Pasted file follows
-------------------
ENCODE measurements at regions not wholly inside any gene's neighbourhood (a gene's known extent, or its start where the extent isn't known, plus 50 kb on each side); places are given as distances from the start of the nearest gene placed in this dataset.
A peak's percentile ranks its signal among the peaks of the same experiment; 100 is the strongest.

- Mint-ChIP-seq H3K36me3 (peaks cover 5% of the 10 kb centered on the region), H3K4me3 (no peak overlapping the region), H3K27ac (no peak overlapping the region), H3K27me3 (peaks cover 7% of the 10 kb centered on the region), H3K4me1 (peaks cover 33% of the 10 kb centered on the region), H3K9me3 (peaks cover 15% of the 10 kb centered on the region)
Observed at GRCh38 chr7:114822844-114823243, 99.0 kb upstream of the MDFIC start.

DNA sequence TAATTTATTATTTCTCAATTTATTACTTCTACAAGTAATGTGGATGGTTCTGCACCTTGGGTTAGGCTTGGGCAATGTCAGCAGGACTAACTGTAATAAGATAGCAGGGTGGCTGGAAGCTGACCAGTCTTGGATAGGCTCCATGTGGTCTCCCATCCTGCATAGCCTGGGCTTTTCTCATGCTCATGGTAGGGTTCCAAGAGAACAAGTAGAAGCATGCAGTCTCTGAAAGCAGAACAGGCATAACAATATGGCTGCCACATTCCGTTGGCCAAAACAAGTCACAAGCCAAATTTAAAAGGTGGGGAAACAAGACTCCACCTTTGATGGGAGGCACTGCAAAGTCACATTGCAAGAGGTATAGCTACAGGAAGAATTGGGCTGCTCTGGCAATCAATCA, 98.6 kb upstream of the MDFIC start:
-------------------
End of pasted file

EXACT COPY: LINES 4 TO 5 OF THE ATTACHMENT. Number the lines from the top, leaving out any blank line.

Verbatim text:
Observed at GRCh38 chr7:114822844-114823243, 99.0 kb upstream of the MDFIC start.

DNA sequence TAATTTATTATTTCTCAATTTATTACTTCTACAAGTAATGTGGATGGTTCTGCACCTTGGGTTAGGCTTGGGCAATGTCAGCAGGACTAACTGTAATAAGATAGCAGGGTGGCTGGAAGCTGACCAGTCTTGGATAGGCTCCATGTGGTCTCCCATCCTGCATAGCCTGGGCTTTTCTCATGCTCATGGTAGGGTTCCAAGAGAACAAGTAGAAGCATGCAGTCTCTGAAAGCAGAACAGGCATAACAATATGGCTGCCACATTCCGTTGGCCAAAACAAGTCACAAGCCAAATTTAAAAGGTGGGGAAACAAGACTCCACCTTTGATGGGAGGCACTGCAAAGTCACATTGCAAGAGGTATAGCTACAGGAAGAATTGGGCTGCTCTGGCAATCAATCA, 98.6 kb upstream of the MDFIC start: